Douthat’s argument is at its most effective when he criticizes Francis on these political grounds. He argues that Francis’s papacy is dangerous because it puts the church, as an institution, in jeopardy. If he moves the church in a “liberalizing” direction like that shared by, say, Anglicans, he risks challenging what is distinctive about Catholicism in order to hold on to the would-be faithful. Douthat points out, fairly, that churches that have tried to “liberalize” end up hemorrhaging their members anyway, and that Mass attendance has been flat under Francis.
”Liberal Catholicism’s difficulty,” he writes, “is that it has the most appeal to Catholics with the loosest connections to the Church … it can do well in opinion polls of all Catholics … and still fail to generate the level of commitment that induces men and women to give their lives in service to the faith.”
Douthat does, however, tend to elide the Catholic Church’s ideal of being unchanging with its historic expression. “The papacy’s claim to be a rock of unchanging teaching,” as Douthat puts it, has more often than not been just a claim.
For most of the church’s history, both doctrine and practice have been in flux. Scripture and church fathers alike have been interpreted in wildly diverging ways (the progressive Catholic magazine Commonweal has a fine detailed rundown of the varying history of major Catholic thinkers’ approach to remarriage).
The history of the church, after all, is the history of councils and controversies. The nature of grace, the nature of free will, and the nature(s) of Jesus Christ have all been codified through vigorous, sometimes violent, debate. Church doctrine may have been “unchanging,” but interpretations of that seemingly unchanging doctrine, from the 324 Council of Nicea to the 1545-’63 Council of Trent to the 1962-5 Vatican II, have differed variously.
Douthat’s characterization of the church as an unchanging, unified body, thrust into chaos by modernity, and the pope as a distinct threat to that unity, is overstated.
As I’ve argued before, much of our contemporary conception of the Catholic Church as this kind of historic monolith is rooted in the church of the 19th century: a time when the church was already redefining itself in opposition to so-called “modernity” precisely by becoming more conservative and codified.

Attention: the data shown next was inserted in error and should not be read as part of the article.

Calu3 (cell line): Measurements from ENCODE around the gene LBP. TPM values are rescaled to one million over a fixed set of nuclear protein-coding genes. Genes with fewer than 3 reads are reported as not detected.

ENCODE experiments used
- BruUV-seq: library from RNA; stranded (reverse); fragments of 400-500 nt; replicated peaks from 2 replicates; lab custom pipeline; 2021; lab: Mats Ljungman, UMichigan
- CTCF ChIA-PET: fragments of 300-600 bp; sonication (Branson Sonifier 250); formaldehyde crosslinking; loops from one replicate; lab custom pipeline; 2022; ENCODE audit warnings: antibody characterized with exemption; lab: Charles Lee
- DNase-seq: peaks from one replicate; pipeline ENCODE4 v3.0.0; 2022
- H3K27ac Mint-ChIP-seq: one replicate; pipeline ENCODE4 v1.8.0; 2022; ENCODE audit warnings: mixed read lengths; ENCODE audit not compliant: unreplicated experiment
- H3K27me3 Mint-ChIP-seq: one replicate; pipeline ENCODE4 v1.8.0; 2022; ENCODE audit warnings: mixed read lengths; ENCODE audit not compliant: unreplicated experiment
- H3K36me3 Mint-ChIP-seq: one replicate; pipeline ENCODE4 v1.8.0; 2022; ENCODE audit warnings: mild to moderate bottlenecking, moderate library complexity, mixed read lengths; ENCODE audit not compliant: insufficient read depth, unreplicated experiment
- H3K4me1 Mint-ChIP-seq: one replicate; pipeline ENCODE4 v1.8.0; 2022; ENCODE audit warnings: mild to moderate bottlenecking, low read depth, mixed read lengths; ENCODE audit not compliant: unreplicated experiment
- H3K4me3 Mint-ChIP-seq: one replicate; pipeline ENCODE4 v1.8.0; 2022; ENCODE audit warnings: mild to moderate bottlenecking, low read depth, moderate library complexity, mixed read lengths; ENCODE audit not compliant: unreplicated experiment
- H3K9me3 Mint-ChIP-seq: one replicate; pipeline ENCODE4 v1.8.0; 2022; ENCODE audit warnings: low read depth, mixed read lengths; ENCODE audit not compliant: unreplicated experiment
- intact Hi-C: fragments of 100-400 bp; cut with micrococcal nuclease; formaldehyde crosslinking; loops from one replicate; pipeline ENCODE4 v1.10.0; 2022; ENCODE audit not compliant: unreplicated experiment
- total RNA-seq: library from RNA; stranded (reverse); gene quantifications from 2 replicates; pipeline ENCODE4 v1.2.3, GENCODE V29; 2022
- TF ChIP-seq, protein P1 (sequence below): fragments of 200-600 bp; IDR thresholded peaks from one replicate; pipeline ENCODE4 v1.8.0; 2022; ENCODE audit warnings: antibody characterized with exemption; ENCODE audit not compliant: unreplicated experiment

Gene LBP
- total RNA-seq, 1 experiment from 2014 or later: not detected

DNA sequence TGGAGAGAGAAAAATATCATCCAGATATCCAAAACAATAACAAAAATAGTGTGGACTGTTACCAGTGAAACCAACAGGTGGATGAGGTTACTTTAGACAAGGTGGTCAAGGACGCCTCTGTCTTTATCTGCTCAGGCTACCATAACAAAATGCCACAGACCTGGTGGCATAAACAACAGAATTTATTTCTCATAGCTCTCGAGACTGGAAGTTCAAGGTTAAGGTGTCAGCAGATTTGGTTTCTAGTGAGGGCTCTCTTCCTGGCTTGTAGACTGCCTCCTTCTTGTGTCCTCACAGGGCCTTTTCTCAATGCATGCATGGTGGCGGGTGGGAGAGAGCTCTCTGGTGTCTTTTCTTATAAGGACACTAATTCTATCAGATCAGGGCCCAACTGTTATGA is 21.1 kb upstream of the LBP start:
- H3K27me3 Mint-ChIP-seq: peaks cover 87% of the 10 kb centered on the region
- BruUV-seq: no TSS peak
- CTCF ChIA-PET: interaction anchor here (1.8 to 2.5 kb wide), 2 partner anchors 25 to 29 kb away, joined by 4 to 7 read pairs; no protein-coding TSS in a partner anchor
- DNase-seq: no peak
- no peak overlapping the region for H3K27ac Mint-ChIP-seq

Furthermore, there is precedent, albeit on a smaller scale, for alterations in Catholic teaching at the level of church practice (again, as distinct from change in doctrine). The first Catholic catechism, for example (which dates from 1566), demands that married couples abstain from sex before receiving the Eucharist, something not demanded by the present catechism (which only dates from 1992).
Douthat’s objection to change in the church reflects a wider distrust of situational ethics
Douthat’s wariness of a “liberalizing” church touches not just on Catholicism per se, but on a wider question of modernity and ethics. Throughout his book, a consistent strain of his critique is that Francis is moving away from the church’s objective moral standards toward suspiciously “situational ethics” (basically, the idea that the right thing to do in some circumstances may not be the right thing to do in others).
Writing sympathetically about the conservative church leaders behind the dubia, an open letter expressing objections to Amoris Laetitia, Douthat characterizes their objection as rooted in “whether the church’s traditional opposition to situation ethics still held … and whether the church now taught that … ’individual consciences could discern ‘legitimate exceptions to absolute moral norms.’”
Do “situational ethics” — the idea that, for example, there might be instances in which a priest morally should give communion to a remarried couple — lead inexorably, as Douthat implies, to moral relativism: a wholesale rejection of objective “right” and “wrong” totally incompatible with religion altogether?
As Douthat writes, “If God wills the suspension of his own law when things get particularly difficult or complicated, whenever too much emotional or physical suffering would be imposed, from the point of view of every Christian who ever suffered or even died for the sake of their hardest passages, the gospels look less like revelation than a somewhat cruel trick.”